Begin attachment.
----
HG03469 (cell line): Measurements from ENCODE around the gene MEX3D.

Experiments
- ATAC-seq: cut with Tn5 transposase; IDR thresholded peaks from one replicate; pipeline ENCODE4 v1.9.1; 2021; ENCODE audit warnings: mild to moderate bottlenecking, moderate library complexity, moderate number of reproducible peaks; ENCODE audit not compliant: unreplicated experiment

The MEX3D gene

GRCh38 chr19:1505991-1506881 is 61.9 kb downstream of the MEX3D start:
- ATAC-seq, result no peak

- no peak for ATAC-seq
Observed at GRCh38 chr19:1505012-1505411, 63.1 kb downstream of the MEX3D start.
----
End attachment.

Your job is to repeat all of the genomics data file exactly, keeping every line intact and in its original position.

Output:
HG03469 (cell line): Measurements from ENCODE around the gene MEX3D.

Experiments
- ATAC-seq: cut with Tn5 transposase; IDR thresholded peaks from one replicate; pipeline ENCODE4 v1.9.1; 2021; ENCODE audit warnings: mild to moderate bottlenecking, moderate library complexity, moderate number of reproducible peaks; ENCODE audit not compliant: unreplicated experiment

The MEX3D gene

GRCh38 chr19:1505991-1506881 is 61.9 kb downstream of the MEX3D start:
- ATAC-seq, result no peak

- no peak for ATAC-seq
Observed at GRCh38 chr19:1505012-1505411, 63.1 kb downstream of the MEX3D start.